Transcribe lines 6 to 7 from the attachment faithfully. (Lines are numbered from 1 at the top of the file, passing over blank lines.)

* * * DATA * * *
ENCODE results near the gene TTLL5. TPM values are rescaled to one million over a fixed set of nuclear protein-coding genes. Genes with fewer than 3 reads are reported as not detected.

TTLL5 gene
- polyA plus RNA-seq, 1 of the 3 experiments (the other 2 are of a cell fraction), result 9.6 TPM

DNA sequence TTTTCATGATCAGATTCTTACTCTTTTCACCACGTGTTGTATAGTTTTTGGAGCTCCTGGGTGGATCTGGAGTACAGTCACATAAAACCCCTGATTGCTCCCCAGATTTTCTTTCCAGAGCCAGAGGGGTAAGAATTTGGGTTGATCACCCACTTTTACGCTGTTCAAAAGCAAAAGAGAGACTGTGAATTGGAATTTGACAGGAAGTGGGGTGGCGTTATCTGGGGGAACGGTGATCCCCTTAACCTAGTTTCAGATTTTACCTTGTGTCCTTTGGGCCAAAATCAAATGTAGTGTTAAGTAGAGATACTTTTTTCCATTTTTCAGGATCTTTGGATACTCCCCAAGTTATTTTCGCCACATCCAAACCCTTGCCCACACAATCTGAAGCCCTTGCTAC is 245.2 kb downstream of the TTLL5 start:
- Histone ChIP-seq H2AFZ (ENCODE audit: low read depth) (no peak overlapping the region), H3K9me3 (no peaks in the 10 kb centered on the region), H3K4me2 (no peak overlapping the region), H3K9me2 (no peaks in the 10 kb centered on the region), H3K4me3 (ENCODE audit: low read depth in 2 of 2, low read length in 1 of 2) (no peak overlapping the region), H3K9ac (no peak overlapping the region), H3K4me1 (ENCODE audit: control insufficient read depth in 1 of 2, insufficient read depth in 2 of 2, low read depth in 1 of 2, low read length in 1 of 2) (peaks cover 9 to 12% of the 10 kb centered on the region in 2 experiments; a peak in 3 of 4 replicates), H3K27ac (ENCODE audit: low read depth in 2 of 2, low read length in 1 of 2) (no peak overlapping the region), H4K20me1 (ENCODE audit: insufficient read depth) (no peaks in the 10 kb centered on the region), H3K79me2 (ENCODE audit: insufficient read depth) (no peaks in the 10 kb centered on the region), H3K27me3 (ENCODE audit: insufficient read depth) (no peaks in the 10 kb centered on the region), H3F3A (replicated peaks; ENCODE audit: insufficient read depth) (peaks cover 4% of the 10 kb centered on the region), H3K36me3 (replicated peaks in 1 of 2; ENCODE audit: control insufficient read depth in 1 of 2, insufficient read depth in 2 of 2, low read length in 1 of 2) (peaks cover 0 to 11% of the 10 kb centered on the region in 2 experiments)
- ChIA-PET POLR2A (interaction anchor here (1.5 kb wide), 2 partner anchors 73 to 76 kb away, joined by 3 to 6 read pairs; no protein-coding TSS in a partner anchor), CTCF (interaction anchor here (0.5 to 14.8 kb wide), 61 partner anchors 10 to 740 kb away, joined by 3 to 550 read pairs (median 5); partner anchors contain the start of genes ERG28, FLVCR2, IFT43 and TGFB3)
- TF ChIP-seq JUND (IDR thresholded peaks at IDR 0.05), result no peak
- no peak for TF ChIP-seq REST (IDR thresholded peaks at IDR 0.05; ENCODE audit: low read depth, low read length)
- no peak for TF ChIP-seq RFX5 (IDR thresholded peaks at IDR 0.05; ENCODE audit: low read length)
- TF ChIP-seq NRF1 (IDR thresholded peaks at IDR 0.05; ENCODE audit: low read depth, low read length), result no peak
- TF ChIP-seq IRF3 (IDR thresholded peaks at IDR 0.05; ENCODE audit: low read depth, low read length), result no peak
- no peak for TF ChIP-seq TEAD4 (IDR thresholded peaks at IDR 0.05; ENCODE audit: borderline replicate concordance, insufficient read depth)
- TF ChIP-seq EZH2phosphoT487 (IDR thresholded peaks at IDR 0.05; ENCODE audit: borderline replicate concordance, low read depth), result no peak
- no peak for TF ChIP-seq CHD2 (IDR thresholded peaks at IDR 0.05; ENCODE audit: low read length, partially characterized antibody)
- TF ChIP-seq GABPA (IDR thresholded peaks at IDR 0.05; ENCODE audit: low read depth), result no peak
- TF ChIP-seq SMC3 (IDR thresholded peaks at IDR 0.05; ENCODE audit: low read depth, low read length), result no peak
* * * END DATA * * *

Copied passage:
- ChIA-PET POLR2A (interaction anchor here (1.5 kb wide), 2 partner anchors 73 to 76 kb away, joined by 3 to 6 read pairs; no protein-coding TSS in a partner anchor), CTCF (interaction anchor here (0.5 to 14.8 kb wide), 61 partner anchors 10 to 740 kb away, joined by 3 to 550 read pairs (median 5); partner anchors contain the start of genes ERG28, FLVCR2, IFT43 and TGFB3)
- TF ChIP-seq JUND (IDR thresholded peaks at IDR 0.05), result no peak